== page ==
Starting a school wellness committee

08/09/2011
Fitness and Nutrition
Hannah Rowley, RD, LDN and Sarah Kohley, MS, RD

There’s a food revolution under way, and in many schools it is students who are leading the charge. Today’s young people are concerned about the environment, as well as their own health. They seek to eliminate bottled water and promote recycling throughout the campus. They want the food they eat to be wholesome and sustainably sourced. That’s not to say they don’t enjoy their junk food; they do – just not a steady diet of it. image

A great way to capture this burgeoning enthusiasm and channel it into productive reform is to start a wellness council, or a food committee. Students are more likely to adhere to policies that have been shaped by their peers. In addition, working on such a committee is a great learning experience for the participants.

At Montgomery Bell Academy, an all-boys’ school in Nashville, TV, replacing an extensive offering of sugar-laden beverages, like soda and sweetened fruit juices, with healthier beverage choices was a community-wide effort. Today the boys quench their thirst by drinking fruit-infused water, milk and slightly sweetened, house-brewed iced tea.

The positive transformation of Montgomery Bell Academy’s beverage program relied on student acceptance of the change, which was achieved through communication among the  students, the dining service provider and school leadership. The school’s food committee supported the move toward healthier drinks. Promotional signage and targeted nutrition education about the importance of hydration helped students see the value in the new offerings.

“It didn’t take a long time to get the program going. It’s a lot of fun,” says Steve Walsnovich, food service director for SAGE Dining Services, the school’s dining service provider. To keep the program fresh, Walsnovich continues to solicit feedback from students and experiments with new fruit combinations.

Schools that receive assistance from the U.S. Department of Agriculture must assemble a school wellness council, according to USDA mandates. The stated purpose of these committees is to create policies to address nutrition education, minimum nutrition standards, physical activity and the sale of food and beverages outside of school meals.

Mandates are routinely greeted with skepticism, because they do not always suit the individual needs of communities. Granting schools or districts the authority to create or reform health policies based on their needs sets a mandate like this apart. An increasing number of schools decide to form a wellness or food council to address community concerns, including schools that have not been mandated to create such a council.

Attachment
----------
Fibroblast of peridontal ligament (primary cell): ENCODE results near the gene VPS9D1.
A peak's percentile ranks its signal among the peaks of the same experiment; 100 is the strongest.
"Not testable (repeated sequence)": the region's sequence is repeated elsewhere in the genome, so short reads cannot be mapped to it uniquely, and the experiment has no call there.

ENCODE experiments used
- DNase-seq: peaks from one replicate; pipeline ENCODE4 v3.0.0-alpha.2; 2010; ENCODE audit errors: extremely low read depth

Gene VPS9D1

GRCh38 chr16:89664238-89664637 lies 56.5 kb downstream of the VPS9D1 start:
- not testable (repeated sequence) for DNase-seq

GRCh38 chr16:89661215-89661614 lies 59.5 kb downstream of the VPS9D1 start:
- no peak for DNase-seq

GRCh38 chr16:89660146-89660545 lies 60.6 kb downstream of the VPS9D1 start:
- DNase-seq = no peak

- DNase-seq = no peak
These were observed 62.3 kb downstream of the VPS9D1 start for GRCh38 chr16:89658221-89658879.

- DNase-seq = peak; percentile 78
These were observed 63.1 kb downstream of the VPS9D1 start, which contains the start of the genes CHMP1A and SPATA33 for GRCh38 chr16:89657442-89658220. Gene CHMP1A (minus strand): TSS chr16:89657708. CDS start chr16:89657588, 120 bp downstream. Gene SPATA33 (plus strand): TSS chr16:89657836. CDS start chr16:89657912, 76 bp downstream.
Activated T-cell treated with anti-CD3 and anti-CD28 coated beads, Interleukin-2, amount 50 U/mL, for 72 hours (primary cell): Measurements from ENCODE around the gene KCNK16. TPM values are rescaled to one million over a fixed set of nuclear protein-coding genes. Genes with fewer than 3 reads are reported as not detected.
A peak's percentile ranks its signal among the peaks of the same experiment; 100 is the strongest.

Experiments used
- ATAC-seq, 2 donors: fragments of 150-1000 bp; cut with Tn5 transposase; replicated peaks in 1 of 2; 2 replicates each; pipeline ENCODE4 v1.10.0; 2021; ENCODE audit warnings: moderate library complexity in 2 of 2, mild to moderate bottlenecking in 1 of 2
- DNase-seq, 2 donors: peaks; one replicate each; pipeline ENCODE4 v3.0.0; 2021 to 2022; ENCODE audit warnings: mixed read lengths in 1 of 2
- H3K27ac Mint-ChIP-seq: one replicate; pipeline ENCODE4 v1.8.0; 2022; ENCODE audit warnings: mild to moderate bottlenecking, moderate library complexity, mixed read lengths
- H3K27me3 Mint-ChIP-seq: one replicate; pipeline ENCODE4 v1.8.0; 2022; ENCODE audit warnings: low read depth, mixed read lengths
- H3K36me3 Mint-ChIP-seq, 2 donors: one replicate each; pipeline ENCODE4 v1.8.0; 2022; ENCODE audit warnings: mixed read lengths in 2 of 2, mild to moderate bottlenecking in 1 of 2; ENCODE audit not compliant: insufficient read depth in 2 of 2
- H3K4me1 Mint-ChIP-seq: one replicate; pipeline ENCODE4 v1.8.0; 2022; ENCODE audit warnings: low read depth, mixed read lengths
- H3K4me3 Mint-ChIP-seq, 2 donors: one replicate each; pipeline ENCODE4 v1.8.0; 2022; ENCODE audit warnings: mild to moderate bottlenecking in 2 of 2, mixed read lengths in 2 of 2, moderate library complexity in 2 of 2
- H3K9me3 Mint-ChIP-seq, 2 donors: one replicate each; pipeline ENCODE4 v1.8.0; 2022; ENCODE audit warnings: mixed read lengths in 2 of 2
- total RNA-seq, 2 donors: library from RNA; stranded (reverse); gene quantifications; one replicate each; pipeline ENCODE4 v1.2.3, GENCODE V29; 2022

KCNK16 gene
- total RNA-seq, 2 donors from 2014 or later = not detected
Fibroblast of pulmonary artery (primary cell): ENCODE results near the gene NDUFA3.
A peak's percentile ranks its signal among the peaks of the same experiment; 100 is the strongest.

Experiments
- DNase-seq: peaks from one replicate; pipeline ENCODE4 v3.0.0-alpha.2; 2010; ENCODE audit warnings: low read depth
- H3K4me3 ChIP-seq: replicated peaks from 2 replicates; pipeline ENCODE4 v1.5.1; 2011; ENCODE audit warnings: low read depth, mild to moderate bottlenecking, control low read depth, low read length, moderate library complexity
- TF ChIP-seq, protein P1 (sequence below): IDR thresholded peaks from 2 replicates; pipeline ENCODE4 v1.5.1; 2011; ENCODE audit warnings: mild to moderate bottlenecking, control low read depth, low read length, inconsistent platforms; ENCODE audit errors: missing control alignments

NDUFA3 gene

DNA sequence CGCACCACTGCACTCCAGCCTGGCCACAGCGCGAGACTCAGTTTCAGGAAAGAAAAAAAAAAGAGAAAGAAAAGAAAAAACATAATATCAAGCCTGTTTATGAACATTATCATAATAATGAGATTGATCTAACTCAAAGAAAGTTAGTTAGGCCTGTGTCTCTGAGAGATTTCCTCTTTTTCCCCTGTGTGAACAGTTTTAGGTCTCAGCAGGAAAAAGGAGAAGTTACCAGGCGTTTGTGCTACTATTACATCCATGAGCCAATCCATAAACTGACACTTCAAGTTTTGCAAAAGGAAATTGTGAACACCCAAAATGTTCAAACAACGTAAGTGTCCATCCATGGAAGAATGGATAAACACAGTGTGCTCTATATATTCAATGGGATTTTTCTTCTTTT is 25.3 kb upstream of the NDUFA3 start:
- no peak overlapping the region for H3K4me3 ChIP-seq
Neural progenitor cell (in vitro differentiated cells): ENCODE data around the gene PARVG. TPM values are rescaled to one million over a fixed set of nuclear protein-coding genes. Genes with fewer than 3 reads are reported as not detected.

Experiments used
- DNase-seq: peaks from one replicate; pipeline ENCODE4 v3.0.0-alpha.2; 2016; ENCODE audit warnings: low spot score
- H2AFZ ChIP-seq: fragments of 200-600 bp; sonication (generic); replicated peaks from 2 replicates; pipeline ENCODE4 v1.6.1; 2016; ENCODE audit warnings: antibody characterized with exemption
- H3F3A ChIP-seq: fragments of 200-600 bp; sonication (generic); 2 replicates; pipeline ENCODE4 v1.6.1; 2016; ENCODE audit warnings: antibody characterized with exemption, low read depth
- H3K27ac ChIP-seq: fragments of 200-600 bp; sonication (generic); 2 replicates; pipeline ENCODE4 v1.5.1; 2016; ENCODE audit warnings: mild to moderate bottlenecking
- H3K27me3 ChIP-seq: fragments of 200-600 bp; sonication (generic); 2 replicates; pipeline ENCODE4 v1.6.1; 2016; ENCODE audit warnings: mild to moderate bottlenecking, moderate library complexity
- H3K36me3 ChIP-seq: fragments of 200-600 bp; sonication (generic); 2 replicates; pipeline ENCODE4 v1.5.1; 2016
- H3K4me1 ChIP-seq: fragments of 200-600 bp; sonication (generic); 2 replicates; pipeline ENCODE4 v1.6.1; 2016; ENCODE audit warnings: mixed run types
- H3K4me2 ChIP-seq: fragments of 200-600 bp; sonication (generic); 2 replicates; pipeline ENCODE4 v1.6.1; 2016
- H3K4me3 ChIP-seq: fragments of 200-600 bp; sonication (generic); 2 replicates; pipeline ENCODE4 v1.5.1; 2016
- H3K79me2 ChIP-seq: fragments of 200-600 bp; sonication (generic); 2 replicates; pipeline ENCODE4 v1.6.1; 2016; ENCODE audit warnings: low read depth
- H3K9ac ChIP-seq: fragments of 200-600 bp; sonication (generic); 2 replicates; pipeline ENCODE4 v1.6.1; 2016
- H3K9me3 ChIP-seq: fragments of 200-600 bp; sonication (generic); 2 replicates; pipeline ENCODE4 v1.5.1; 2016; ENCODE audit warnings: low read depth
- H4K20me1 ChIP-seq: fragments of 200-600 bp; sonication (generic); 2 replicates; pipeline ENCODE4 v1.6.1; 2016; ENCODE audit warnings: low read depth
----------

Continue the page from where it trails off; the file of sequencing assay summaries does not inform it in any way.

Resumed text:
The nutritional quality of school lunches is a hot-button issue these days. Now is the time to seize energy generated by the headlines to improve your school community’s health. But before you get going, review essential components to creating a council that develops policies with real results.

Selecting council members

Your committee must be composed of dedicated individuals who not only represent the diversity within your school community, but also possess the skill set to address issues your community faces.

Advertise in your school newspaper, post flyers around campus and make announcements at parent-teacher meetings announcing the creation — or revival — of your school wellness council. Craft a short summary about the council, including its purpose, why others should get involved and the details of the first meeting. Consider the timing of your first meeting to increase the likelihood of strong attendance. Consult the school calendar to make sure there are no scheduling conflicts.

Communication is a critical element of a successful council, as every action relies on it. The wellness council should consist of a variety of school representatives, including school administrators, the food service director, parents and students. These members should be willing to represent their respective groups and facilitate communication between the council and community it serves.

Cooperation is key.  At Cape Henry Collegiate School in Virginia Beach, VA, a student-driven effort to drastically reduce the amount of bottled water used on campus required a creative solution from the dining service provider. SAGE Dining Services recommended installing filtered water cooler systems on campus. Now, not only does the school community have free access to clean drinking water, the change is saving the school about $20,000 a year.